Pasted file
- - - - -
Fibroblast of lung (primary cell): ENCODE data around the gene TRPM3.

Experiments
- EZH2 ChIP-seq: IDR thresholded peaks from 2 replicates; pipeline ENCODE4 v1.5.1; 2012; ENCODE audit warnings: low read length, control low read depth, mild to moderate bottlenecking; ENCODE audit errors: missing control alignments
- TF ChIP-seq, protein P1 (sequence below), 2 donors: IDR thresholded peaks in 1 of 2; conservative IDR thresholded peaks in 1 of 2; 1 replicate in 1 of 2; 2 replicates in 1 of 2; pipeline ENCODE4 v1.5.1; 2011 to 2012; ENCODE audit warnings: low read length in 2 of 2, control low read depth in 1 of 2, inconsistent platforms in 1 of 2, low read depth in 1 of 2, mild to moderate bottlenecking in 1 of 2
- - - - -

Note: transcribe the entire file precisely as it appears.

Fibroblast of lung (primary cell): ENCODE data around the gene TRPM3.

Experiments
- EZH2 ChIP-seq: IDR thresholded peaks from 2 replicates; pipeline ENCODE4 v1.5.1; 2012; ENCODE audit warnings: low read length, control low read depth, mild to moderate bottlenecking; ENCODE audit errors: missing control alignments
- TF ChIP-seq, protein P1 (sequence below), 2 donors: IDR thresholded peaks in 1 of 2; conservative IDR thresholded peaks in 1 of 2; 1 replicate in 1 of 2; 2 replicates in 1 of 2; pipeline ENCODE4 v1.5.1; 2011 to 2012; ENCODE audit warnings: low read length in 2 of 2, control low read depth in 1 of 2, inconsistent platforms in 1 of 2, low read depth in 1 of 2, mild to moderate bottlenecking in 1 of 2